Microsoft Promoting Touch in Windows 7
- By Herb Torrens
- March 27, 2009
Microsoft has devised a Windows Touch Logo Program for its hardware and software partners that are integrating products with Windows 7. The company described some of the details in an announcement
issued this week.
The aim of the program is to assure consumers that applications will work with touch-screen hardware using Microsoft's Windows Touch platform. Microsoft claims that Windows 7 will provide a rich platform to support touch on laptop, tablet and mobile devices.
Windows 7, currently in beta, features high DPI (dots per inch) resolution support to make buttons, links and navigational tools easier to access with touch gestures, according to Microsoft. The operating system's taskbar and on-screen touch keyboard are "optimized for touch."
Just three machines now support the current Windows 7 Beta build with touch capabilities, although they require the latest multi-touch beta drivers. Those machines are the HP TouchSmart All-in One PC (IQ500 Series and IQ800 Series), HP TouchSmart tx2 Tablet PC and the Dell Latitude XT or XT2 Tablet PC.
Computer devices bearing the Windows Touch logo need to pass a set of 43 tests designed by the Microsoft team. The company also has a component-level certification program to help original equipment manufacturers select hardware components for their products.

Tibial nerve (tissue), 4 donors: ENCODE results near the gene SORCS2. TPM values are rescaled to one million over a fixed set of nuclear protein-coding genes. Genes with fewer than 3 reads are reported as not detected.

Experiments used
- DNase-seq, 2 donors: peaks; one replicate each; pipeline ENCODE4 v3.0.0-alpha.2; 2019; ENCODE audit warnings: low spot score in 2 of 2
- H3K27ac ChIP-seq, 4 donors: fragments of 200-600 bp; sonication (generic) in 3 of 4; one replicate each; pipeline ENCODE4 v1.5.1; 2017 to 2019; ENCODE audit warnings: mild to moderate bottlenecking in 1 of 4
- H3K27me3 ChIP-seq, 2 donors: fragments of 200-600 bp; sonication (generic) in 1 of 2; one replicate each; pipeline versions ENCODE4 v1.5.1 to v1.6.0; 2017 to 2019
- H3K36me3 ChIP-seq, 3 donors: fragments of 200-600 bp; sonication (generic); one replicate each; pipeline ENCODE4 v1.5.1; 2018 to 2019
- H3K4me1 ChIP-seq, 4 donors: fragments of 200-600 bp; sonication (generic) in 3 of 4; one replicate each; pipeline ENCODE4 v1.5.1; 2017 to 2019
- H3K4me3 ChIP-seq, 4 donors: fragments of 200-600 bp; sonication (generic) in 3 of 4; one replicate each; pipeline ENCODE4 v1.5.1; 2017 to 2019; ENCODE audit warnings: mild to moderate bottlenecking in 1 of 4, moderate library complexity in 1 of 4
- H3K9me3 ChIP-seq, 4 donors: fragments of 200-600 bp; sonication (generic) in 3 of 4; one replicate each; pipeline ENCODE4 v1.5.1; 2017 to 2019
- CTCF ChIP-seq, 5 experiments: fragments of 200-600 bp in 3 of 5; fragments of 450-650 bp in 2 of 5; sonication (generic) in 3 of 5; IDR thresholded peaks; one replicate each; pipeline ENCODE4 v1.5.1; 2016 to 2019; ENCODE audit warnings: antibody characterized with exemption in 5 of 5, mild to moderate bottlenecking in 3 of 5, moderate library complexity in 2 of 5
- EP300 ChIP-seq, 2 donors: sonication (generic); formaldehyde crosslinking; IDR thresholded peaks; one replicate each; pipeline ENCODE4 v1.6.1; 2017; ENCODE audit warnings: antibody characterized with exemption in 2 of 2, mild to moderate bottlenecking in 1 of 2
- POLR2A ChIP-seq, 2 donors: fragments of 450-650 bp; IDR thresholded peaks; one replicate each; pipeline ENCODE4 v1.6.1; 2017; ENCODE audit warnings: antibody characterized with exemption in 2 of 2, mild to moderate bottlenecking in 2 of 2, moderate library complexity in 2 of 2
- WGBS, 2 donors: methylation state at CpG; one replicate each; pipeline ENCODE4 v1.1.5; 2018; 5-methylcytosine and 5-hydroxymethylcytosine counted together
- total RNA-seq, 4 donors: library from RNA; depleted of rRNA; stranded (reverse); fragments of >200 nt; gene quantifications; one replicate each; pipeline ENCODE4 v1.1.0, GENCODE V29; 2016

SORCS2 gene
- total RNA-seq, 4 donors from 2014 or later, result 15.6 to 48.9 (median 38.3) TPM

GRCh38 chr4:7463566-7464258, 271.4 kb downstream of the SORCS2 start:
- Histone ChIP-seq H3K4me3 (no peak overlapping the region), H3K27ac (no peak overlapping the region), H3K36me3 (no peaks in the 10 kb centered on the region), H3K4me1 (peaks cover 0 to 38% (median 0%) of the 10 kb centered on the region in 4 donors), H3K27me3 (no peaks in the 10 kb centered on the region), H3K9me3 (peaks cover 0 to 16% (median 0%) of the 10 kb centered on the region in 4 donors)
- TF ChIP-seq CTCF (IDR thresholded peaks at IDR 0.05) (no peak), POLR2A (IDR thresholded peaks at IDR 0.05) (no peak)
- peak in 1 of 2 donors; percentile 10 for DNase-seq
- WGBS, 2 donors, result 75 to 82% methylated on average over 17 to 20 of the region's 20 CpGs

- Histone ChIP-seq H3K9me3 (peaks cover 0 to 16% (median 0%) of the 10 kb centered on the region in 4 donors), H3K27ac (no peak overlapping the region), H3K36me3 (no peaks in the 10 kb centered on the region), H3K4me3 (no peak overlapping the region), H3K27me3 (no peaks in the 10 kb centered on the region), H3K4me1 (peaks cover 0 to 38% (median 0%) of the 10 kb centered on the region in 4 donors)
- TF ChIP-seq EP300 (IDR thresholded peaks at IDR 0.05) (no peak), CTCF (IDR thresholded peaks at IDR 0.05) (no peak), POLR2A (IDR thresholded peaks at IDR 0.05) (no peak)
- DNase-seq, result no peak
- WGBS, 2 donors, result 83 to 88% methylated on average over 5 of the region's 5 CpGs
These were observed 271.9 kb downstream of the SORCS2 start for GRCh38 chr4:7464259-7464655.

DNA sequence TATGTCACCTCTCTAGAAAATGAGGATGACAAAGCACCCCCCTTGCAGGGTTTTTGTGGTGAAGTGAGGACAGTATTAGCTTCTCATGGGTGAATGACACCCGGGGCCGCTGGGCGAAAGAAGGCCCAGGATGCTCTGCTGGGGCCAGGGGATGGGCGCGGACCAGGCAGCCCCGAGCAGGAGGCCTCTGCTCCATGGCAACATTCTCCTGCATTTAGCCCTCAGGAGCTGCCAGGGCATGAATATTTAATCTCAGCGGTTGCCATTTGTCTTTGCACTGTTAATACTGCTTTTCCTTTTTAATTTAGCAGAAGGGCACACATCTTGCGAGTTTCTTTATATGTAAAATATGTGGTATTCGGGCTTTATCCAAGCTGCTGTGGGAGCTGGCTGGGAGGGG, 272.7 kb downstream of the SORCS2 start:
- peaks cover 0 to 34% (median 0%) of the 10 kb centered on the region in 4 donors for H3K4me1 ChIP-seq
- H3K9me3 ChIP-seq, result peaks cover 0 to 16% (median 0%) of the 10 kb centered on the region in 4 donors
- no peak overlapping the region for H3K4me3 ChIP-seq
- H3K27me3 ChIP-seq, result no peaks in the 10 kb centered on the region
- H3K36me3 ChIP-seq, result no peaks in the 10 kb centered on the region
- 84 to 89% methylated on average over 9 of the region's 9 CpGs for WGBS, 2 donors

Several of Microsoft's hardware partners have already submitted devices and drivers for testing at Microsoft's in-house facility, according to Redmond's announcement.
Partners developing applications that will use the touch interface have access to three levels in Microsoft's platform, enabling good, better and best touch experiences. The "good" level is free for developers and is designed for touch-unaware applications. The "better" level adds direct gesture support. Finally, the "best" level is for developers who want to go beyond Microsoft's core toolset by creating custom gestures and custom controls.
Microsoft also offers a "COM version" for two of its Surface APIs -- "Manipulations" and "Inertia." Surface is Microsoft's table-like device that enables touch experiences.
Windows 7 is planned for release to manufacturers in early 2010, but rumors have suggested an earlier release is possible, perhaps sometime this year. The actual RTM date may depend, in part, on the overall readiness of Microsoft's partners.
Herb Torrens is an award-winning freelance writer based in Southern California. He managed the MCSP program for a leading computer telephony integrator for more than five years and has worked with numerous solution providers including HP/Compaq, Nortel, and Microsoft in all forms of media.